BANGOR – For the next three weeks, theater audiences have the chance to see something unusual at the Bangor Opera House: African Americans.

For the first time in as long as anyone is able to remember — and likely for the first time ever — the Penobscot Theatre’s production of ”Spunk” features a cast of six African-American actors. The theater is presenting the play to mark Black History Month, and in doing so will help Bangor and eastern Maine reflect on its unique whiteness.

Maine is the whitest state in the nation, and Bangor among the whitest cities in Maine. The U.S. Census Bureau estimates that Maine and Bangor both are 95 percent white. By comparison, Portland is 91 percent white.

”It’s not the biggest production we’ve ever done, but certainly the material and the themes are nothing that Bangor has experienced. Maybe on a national tour on some level, but never at the Penobscot Theatre have we explored the African-American existence with an African-American cast,” said Scott Levy, the theater’s artistic director.

Written by George C. Wolfe, ”Spunk” is an adaptation of three stories by American folklorist and writer Zora Neale Hurston, a legendary contributor to the Harlem Renaissance of the early 20th century. Collectively, the stories in ”Spunk” deal with abuse and oppression, and celebrate the human ability to overcome and endure.

The piece incorporates music that binds the stories together, including the blues, choral narratives and dance. On stage in Bangor, the role of Guitar Man is played by Portland musician Samuel James, the only member of the cast from Maine.


The other five actors were cast through national auditions.

As Guitar Man, James holds the stories together with musical narration. He is an ever-looming presence who saturates the tenor of the show with a steamy steel and acoustic guitar. James is on stage for almost the entire show, and has just enough lines to make him nervous.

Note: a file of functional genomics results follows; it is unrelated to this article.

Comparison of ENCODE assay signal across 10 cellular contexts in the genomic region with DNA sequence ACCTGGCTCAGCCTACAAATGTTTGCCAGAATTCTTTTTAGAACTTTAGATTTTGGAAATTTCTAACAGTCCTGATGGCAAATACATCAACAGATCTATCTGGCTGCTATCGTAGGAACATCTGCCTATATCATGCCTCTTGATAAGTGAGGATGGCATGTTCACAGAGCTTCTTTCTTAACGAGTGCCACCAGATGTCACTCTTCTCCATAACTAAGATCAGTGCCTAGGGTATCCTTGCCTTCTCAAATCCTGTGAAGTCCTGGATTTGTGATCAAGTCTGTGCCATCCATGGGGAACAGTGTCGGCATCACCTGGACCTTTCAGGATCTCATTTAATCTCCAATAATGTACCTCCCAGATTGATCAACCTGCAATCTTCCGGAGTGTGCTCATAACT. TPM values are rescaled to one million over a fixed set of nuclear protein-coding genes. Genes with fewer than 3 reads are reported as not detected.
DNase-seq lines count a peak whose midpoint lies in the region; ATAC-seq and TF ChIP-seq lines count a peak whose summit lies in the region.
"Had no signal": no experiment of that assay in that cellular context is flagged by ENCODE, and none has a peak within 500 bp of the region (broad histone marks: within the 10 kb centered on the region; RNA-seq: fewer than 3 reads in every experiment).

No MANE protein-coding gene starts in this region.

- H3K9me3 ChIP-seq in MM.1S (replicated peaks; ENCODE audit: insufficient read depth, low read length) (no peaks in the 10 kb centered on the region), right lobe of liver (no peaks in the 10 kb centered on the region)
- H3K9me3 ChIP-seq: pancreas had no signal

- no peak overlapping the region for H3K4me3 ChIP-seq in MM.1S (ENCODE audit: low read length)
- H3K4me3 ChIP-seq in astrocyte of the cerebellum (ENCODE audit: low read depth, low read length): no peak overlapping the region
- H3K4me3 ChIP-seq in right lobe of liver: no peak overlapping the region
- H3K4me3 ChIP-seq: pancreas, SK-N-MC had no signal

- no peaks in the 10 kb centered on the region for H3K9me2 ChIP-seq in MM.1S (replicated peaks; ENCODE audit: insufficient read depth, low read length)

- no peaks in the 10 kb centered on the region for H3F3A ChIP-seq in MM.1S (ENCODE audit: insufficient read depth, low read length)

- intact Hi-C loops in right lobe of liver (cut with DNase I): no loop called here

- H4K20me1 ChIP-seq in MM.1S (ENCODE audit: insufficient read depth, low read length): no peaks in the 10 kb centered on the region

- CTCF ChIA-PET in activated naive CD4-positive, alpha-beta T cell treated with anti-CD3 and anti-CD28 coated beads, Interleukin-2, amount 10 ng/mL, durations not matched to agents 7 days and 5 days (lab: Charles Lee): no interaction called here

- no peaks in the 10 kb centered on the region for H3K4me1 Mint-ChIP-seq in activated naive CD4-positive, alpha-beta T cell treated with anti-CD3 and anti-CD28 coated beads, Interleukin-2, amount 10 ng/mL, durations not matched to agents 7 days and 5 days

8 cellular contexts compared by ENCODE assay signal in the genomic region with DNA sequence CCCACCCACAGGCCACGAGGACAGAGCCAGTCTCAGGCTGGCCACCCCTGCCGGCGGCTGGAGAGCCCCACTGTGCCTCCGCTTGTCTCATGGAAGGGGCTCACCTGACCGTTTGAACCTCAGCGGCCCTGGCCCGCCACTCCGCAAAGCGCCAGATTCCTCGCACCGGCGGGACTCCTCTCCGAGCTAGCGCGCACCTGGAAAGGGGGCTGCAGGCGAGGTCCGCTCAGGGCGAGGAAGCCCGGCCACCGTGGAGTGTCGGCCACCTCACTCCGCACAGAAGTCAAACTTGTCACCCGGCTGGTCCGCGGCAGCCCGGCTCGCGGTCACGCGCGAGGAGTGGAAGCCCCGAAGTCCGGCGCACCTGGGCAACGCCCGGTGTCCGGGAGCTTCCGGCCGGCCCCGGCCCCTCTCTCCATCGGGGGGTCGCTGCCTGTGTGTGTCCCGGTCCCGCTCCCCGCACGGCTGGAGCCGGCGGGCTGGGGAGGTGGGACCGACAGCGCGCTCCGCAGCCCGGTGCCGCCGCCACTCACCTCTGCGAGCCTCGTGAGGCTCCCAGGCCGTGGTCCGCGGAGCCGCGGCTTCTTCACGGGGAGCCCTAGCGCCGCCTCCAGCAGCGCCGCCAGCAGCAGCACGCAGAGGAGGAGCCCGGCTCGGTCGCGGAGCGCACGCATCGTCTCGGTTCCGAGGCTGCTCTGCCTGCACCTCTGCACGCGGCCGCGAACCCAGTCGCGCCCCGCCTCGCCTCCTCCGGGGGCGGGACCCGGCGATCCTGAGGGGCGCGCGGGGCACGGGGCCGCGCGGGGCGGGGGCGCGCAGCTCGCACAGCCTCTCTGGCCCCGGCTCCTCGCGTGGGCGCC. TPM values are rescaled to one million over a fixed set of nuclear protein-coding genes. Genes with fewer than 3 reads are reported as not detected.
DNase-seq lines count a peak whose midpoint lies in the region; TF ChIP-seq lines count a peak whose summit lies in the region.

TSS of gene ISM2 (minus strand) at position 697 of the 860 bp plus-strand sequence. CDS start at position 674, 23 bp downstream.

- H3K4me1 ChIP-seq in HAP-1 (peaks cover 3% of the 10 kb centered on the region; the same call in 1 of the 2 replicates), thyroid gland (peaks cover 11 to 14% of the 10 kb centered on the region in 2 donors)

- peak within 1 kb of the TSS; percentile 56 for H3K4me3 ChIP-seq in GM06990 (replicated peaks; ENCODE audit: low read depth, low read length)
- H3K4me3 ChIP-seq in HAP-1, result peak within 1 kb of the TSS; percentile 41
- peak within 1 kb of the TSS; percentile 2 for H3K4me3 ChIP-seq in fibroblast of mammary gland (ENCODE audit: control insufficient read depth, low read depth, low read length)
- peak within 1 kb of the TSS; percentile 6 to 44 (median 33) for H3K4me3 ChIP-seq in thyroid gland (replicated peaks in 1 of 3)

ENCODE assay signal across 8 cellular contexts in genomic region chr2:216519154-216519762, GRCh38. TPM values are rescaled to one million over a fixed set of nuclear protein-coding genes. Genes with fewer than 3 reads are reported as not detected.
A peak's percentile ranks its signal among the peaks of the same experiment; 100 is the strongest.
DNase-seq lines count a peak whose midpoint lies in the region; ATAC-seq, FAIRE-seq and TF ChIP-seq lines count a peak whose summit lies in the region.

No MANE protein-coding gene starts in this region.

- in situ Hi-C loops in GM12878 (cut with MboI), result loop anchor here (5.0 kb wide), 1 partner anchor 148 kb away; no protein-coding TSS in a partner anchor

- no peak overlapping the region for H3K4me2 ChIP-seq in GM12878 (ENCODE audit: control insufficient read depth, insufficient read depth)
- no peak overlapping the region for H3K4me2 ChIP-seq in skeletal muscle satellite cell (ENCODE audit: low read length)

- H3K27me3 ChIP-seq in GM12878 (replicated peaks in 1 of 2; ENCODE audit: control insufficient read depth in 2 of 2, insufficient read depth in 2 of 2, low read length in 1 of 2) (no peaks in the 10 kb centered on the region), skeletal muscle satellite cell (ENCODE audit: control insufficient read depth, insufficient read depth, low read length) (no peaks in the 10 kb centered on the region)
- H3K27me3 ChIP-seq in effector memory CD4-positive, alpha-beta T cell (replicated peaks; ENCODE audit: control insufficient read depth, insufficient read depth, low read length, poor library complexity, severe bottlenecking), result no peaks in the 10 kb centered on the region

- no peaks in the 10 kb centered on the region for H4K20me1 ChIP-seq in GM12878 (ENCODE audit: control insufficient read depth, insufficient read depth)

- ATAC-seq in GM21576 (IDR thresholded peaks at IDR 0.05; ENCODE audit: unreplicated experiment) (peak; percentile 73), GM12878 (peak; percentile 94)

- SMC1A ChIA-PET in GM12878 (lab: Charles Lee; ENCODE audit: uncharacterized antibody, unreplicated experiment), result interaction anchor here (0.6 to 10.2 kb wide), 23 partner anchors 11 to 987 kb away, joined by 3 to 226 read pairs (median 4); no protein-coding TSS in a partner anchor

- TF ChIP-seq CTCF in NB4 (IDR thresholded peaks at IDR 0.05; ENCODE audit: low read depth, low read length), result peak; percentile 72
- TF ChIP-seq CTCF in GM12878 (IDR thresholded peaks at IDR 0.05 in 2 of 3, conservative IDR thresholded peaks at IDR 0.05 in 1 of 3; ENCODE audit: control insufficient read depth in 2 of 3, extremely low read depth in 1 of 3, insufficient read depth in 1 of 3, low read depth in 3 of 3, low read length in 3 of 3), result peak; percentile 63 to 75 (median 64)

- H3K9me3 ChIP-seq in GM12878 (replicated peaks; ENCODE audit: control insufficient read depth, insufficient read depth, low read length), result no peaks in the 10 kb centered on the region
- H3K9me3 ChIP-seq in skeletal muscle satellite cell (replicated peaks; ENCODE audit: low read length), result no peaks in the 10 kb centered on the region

During the early run of the play in the 1990s, the role of Guitar Man was handled by Grammy-winning blues/jazz guitarist Keb’ Mo’, who used the play as a vehicle to launch a successful music career.

James, 31, feels lucky to have the chance to participate in a creative dialogue about racial diversity in his home state. He’s never acted before, but won’t allow his inexperience to temper his enthusiasm for the project.

”Like a lot of Maine, Bangor is lacking in diversity, so this to me was an opportunity to change that,” James said. ”Look, I’m from here. I grew up in Maine. I grew up in a town that was more rural than Portland, and I did get chased home by 10 kids a day yelling ‘nig—.’

”This is an opportunity to bring education to a place that normally would never get it. I do not want to sound high or mighty, but that is just the reality. There aren’t many black people in Bangor, so it’s great to get the opportunity to come to a place that happens to be close to my home and work toward this goal with a team of people.”


Hurston, who died in 1960, was a titan of 20th-century African-American literature, and stands as a model for writers such as Toni Morrison and Alice Walker. She published several books and dozens of short stories, and won a Guggenheim Fellowship to conduct ethnographic research. She is best known for writing the 1937 novel ”Their Eyes Were Watching God.”